the honey framePhoto by: Shawn Caza / CC: Attribution-NonCommercial-ShareAlike License

We moved the warré seed frame down. The comb built on the side of the frame was trimmed off and squished in around the top bars of the nuc.

The waste of comb is extremely disappointing and has proven to be largest drawback to this method of encouraging the bees to move down into the warré box. It caught me by surprise as I had started comb for a top bar hive in a similar way last year and expected the sides to be the last place they would build comb. In the future I will have to consider blocking off the side gaps around the frame so this doesn't happen.

One of the first things you are likely to see when setting up a new hive are forager bees on orientation flights. Bees hovering in front of and circling around are learning the landmarks of the new location. An important step in ensuring they will be able to find their home again after searching for flowers. In the following video we see the activity around the hive after being placed in a new location. You can see a stark contrast in the flight patterns around the hive in the first few days as compared with the last day:

You will also see this behaviour in hives that are already established at a location as younger bees develop into foragers and leave the hive for the first time, typically, this behaviour will not be as pronounced as when moving a hive.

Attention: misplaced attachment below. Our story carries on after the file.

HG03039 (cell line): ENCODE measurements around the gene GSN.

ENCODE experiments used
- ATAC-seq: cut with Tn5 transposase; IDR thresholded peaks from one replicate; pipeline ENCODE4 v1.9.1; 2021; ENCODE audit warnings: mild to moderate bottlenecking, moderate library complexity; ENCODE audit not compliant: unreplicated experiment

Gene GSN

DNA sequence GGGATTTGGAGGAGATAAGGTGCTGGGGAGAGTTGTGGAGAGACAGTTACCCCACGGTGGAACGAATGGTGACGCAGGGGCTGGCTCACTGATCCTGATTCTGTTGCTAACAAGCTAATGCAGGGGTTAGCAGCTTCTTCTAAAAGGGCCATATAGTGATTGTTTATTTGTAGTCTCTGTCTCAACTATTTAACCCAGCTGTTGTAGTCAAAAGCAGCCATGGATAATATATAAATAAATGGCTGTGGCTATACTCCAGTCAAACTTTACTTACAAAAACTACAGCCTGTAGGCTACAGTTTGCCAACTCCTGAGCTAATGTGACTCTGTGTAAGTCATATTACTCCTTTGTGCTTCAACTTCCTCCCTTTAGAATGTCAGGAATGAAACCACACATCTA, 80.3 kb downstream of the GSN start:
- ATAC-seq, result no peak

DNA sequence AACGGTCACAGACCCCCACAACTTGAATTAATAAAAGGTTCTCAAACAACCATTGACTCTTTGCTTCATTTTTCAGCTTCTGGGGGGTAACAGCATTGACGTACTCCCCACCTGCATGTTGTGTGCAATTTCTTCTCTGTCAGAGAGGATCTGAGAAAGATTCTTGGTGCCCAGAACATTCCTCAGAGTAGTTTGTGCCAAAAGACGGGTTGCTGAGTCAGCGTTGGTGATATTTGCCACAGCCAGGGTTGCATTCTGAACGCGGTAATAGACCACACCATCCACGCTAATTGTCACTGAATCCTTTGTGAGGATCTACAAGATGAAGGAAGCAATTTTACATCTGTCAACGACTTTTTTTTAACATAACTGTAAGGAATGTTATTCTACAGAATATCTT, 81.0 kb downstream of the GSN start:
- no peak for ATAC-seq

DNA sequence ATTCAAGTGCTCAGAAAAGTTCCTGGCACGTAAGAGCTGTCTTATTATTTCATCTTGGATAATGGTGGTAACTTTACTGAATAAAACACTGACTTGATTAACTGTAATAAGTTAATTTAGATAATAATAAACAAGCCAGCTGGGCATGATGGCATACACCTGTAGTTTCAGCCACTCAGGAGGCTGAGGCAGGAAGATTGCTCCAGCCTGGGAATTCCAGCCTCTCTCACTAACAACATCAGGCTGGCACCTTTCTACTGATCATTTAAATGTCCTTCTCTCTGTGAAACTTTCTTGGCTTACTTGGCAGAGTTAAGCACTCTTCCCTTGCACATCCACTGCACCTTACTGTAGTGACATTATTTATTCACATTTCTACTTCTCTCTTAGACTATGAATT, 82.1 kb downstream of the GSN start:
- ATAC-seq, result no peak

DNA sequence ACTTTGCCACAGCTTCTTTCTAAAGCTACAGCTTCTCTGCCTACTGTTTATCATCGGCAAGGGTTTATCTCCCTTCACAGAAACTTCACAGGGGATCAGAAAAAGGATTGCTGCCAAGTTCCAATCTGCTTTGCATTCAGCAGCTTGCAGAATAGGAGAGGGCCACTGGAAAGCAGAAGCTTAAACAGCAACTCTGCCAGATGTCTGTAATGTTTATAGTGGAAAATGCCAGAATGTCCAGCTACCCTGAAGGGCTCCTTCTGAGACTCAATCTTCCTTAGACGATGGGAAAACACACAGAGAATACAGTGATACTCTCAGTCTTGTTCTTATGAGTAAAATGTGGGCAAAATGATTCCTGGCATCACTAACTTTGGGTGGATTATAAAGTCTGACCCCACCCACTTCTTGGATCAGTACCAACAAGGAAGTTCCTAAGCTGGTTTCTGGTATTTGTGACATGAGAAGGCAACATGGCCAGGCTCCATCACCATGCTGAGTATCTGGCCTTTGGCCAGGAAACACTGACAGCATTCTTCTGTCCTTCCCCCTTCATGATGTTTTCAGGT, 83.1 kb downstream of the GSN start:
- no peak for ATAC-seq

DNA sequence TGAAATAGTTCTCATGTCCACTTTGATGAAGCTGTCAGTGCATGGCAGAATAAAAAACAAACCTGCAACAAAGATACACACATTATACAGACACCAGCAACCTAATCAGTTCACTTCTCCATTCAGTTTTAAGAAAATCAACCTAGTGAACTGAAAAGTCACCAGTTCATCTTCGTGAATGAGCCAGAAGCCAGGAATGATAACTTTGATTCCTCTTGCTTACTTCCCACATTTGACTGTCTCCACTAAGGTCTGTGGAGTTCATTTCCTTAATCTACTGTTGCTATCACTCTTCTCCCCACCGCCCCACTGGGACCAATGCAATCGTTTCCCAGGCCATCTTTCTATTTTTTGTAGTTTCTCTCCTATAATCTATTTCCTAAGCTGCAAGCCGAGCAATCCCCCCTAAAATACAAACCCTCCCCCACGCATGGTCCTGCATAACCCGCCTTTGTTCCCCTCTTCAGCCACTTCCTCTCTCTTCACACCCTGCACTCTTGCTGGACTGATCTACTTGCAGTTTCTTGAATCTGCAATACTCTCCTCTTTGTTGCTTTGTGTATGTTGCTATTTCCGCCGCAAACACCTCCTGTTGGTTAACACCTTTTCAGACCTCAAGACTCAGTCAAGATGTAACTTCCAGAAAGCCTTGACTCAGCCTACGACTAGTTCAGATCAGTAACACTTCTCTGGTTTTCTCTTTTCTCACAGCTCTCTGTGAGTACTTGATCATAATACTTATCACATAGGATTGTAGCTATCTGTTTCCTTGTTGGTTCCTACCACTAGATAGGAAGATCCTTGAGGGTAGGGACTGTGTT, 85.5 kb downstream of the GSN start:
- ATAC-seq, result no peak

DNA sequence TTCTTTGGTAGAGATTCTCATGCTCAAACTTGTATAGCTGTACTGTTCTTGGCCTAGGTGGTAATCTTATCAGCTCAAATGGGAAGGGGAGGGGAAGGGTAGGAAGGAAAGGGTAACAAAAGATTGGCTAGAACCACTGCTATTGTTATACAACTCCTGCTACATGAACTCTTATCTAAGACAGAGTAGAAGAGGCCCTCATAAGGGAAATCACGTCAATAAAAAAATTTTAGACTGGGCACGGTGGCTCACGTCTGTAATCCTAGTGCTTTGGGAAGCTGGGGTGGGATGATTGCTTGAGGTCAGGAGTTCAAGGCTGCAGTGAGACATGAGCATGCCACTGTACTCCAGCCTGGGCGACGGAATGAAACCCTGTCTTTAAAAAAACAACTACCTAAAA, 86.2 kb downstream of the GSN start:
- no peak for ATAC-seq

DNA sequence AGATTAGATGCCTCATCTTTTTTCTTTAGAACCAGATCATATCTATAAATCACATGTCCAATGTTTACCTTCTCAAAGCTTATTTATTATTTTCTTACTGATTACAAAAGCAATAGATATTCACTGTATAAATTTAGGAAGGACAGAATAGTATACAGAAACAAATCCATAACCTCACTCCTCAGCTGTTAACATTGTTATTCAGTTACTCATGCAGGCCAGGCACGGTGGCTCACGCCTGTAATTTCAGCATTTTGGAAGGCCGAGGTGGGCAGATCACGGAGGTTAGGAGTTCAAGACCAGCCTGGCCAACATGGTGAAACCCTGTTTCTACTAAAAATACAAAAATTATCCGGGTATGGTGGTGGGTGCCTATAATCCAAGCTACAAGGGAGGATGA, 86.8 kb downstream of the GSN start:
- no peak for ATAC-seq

It is possible to confuse robbing with orientation flights. If the bees are young and fuzzy and they are peacefully entering and exiting the hive it is most likely orientation flights.

June 12th

We started this hive with a nuc-to-warré converter box, very similar to what we did with the sun hive. As the four-frame nuc was a little low on capped brood the breeder gave us a bonus frame filled on both sides with capped brood. The other four frames contained good amounts of pollen and there was some amount of eggs on each frame. The population seemed good, but not as strong as the sun hive. We gave this hive 500 ml of 1:1 sugar water.

June 19th

Most cells seemed to be in use for brood or food. A good number of eggs.

look into the nuc boxPhoto by: Shawn Caza / CC: Attribution-NonCommercial-ShareAlike License

One side of the solid brood frame had hatched out, but the other side was still capped.

bonus brood framePhoto by: Shawn Caza / CC: Attribution-NonCommercial-ShareAlike License

We spotted our dark queen bee.

dark queen beePhoto by: Shawn Caza / CC: Attribution-NonCommercial-ShareAlike License

They hadn't touched the sugar water. We removed it and replaced it with some crystalized crushed honey comb mixed with a little water.

June 23rd

Bees hanging in the bottom warré box but no comb. So we added a frame with comb and eggs started in the sun hive.

Comb started for the moon hivePhoto by: Shawn Caza / CC: Attribution-NonCommercial-ShareAlike License

They had cleaned up all the honey comb we left them last time.

cleaned up crushed combPhoto by: Shawn Caza / CC: Attribution-NonCommercial-ShareAlike License